For elastic structural behavior, adaptivity criteria are presented choosing and controlling relevant degrees of freedom of the cylindrical arc-length equation. To avoid artificial unloading of softening problems, the phenomenon has first to be described: if both, elastic and dissipative energy decrease, artificial unloading can be detected. As a strategy to prevent artificial unloading, an active process zone is selected as the control region. Control parameters are evaluated in this control region. The identification of the control region is based on material parameters. A locally formulated, strain-based continuum damage model is used here for discussion.
In order to be able to describe path-following methods in detail, it is necessary to distinguish between load case and control parameter. The load case is connected with the modelled structure. The control parameter is chosen independently and should be able to assess the full path.
Comparing numerical and real experiments, it becomes obvious, that failure of the contol method for both types arises from the same reasons: either the control quantity decreases or the combination of control directive and equilibrium state is not unique. The form of collapse of a control method does not rely on the fact of whether the experiment is realized in reality or numerically. Decisive is the possibility of developing dynamic effects. In case of a static numerical analysis, oscillations cannot develop and the computation will not converge. Undesirable phenomena arising from failure of the control method are grouped into three kinds of mechanisms: First, dynamical snap-through or loss of convergence respectively. Second, elastic unloading on the elastic loadig path and third, unloading with secant stiffness, if softening has started. Another similarity of numerical and real experiments is the distinction between load case and control quantity. A prerequisit for this is a controlled testing machine.
Continuously growing control parameters with physical meaning can trace full path until a desired deformation or damage state is reached. For complex structures with elastic or even softening behavior it is often not possible to detect suitable control parameters in advance. In adaptive schemes, constantly changing increments are therefore controlled instead of monotonically growing quantities. In this work, three adaptively modified cylindrical arc-length equations are presented. The adaptivity criterion Maximum has turned out to be the most efficient of those three. The maximum displacement increment of the previous load step enters the constraint equation quadratically. For elastic structural behavior, this method has proven to be efficient, but has shown artificial unloading in the context of softening. Alternatively, equilibrium points can be computed with an optimization algorithm or with a dynamic analysis with loading and unloading branches. The area between these branches can be understood as the energy absorbed by damping.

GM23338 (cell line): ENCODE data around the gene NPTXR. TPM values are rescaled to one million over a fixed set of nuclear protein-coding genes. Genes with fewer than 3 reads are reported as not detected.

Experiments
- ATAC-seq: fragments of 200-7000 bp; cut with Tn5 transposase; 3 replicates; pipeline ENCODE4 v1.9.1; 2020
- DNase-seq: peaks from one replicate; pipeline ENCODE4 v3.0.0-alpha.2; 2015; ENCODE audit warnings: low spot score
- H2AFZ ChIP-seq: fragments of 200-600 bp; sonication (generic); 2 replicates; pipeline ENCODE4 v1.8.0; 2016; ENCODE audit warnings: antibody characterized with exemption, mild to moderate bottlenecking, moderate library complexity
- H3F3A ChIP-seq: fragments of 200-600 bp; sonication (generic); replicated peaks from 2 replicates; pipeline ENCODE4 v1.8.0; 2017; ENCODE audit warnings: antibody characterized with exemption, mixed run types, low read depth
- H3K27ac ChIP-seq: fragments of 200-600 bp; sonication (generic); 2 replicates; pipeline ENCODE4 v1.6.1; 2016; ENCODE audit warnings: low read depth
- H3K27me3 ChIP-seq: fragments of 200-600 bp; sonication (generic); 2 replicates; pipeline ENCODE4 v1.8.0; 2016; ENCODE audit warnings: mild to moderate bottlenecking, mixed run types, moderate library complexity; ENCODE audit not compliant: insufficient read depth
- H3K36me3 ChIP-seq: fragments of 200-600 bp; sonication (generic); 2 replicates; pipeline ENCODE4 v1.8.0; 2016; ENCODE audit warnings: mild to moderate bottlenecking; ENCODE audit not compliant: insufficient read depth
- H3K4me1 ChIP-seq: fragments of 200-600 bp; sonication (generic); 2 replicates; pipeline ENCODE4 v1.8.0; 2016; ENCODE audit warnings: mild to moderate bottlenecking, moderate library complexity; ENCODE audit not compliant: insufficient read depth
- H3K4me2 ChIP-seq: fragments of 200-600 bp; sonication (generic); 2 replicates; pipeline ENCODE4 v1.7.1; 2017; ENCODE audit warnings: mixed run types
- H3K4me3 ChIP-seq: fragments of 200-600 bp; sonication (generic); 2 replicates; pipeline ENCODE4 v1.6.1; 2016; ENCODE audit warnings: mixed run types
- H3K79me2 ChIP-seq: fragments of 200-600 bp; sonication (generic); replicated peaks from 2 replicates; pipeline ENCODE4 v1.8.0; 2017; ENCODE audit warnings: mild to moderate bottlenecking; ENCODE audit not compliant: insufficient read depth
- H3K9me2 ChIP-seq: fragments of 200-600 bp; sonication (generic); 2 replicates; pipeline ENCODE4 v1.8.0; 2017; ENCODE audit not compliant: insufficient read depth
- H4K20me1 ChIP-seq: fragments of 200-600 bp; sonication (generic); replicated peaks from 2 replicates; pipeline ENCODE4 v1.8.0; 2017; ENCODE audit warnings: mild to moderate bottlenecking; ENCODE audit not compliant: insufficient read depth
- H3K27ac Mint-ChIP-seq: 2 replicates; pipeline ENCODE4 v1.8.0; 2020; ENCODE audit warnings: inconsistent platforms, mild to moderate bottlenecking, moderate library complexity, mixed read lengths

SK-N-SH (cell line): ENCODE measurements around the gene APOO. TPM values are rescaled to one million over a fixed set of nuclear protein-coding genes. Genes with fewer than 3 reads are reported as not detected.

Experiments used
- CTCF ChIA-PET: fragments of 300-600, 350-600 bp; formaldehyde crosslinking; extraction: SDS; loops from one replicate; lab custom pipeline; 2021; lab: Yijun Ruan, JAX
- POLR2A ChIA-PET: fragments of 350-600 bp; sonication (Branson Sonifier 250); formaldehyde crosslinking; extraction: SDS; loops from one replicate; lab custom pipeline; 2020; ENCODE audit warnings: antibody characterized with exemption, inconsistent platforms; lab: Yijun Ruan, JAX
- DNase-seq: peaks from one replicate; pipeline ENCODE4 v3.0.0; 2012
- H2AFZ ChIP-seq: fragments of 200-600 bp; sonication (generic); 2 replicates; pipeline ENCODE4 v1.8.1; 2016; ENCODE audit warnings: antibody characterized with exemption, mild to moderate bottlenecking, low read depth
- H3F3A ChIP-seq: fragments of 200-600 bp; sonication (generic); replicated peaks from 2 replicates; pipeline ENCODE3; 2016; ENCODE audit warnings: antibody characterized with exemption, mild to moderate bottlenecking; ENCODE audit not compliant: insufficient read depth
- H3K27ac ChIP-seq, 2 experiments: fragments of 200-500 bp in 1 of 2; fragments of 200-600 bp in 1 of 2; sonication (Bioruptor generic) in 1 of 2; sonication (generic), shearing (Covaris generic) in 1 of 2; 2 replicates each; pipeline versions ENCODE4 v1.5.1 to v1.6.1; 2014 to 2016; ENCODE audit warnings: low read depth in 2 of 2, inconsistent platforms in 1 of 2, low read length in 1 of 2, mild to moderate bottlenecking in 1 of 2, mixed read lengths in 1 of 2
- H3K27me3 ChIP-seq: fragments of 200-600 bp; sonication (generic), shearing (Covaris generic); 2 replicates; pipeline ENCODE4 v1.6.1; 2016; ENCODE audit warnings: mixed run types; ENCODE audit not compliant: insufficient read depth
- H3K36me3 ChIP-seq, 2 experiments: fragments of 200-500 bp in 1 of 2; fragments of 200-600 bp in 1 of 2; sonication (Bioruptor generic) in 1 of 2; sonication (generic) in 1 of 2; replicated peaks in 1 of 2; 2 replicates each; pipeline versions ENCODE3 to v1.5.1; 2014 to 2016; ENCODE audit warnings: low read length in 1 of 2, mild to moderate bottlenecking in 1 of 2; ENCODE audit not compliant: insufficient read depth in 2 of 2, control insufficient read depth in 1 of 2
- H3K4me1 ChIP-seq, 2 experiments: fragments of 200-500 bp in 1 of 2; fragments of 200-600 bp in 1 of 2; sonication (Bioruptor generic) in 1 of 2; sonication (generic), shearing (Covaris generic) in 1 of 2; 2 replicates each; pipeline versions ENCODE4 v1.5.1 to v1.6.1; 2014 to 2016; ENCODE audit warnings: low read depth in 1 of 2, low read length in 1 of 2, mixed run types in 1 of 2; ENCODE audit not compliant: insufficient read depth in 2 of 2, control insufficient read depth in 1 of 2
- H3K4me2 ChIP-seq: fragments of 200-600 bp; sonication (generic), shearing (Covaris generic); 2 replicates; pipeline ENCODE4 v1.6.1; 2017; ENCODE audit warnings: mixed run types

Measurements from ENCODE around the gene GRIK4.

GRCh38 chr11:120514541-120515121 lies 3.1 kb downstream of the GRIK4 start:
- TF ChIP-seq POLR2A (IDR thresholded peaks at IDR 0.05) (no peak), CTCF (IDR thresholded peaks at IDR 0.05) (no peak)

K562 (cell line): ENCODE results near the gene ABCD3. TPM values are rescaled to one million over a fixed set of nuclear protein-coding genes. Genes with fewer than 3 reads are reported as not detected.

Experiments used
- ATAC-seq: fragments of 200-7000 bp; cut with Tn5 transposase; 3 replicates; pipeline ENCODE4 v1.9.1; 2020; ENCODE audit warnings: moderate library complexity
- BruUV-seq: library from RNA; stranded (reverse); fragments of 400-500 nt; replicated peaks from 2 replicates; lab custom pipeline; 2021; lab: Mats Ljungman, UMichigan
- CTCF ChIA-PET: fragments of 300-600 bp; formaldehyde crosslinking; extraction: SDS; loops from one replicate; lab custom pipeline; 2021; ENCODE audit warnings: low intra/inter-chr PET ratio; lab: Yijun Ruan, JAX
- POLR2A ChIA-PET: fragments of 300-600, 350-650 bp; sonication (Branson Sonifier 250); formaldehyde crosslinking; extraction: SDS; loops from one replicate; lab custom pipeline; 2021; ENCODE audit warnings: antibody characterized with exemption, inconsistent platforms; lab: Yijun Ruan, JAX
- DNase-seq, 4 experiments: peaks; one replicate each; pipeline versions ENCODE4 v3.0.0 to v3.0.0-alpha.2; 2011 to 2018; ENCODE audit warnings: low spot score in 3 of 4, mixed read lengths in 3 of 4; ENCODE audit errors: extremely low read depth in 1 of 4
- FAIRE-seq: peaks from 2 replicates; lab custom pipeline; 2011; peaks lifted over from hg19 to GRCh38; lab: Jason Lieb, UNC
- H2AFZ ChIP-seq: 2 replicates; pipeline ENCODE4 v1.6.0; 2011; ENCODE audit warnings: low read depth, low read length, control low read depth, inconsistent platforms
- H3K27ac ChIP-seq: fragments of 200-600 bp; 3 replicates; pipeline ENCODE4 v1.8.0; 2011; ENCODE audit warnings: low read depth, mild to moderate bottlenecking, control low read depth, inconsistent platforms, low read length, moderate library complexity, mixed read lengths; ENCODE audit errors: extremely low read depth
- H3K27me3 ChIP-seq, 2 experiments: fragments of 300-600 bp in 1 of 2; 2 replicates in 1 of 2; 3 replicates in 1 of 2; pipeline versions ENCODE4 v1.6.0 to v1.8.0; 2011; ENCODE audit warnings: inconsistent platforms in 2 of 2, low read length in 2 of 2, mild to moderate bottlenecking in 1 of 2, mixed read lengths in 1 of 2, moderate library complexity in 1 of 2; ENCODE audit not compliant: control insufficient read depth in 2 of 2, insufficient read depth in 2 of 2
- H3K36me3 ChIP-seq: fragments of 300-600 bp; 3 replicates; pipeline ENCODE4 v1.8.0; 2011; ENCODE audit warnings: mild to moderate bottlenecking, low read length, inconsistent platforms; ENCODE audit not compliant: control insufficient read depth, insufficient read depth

In order to be able to reliably control the damage process of a structure, it is necessary to avoid artificial unloading. If the damage process progesses, energy plots show increasing elastic or dissipative energy. If both energies decrease, artificial unloading is detected. To avoid unloading, the control quantities are evaluated in the control region. The control region is identified in the process zone by monitoring equivalent strains of all gauss points. The Gauss point fulfilling all requirements identifying the process zone, defines the control region. Starting from this idea, three control methods for softening behavior are proposed: The first implementation restricts all possible solution points of a cylindrical arc-length method by multiplying the increment of equivalent strains of the gauss point defining the process zone. As this method is very step size sensitive and computationally intensive it will not be found in all numerical examples. The second method is based on this constrained arc-length method, just eliminating the arc-length part of the constraint equation. Only the increment of equivalent strains is prescribed in the equation. This method requires only a small number of steps compared with the methods proposed in other publications. An advantage of this adaptive strain control is the ability to trace dissipative as well as elastic parts of the equilibrium path without necessitating a switch in control types. The last proposal separates the control quantity and the parameter identifying the control region. When the control region is determined, the maximum displacement increment of the related element is chosen as the control parameter. This increment is measured as the change of a displacement in the direction of the same degree of freedom in the last converged step. Within this adaptive displacement control in process zone, the constraint equation and its linearizations have become decoupled from the choice of the equivalent strain measure. Finally, the performance of methods from other publications and the methods proposed here are predicted in relation to specific structural problems. In order to do this, structural problem types are grouped into compounds with similar properites regarding their demands on path-following schemes. For each of these categories a recommendation is given, regarding which control methods are expected to be suitable. In conclusion, the adaptive strain control as well as the adaptive displacement control in process zone have proven to be effective and robust path-following techniques in the context of softening.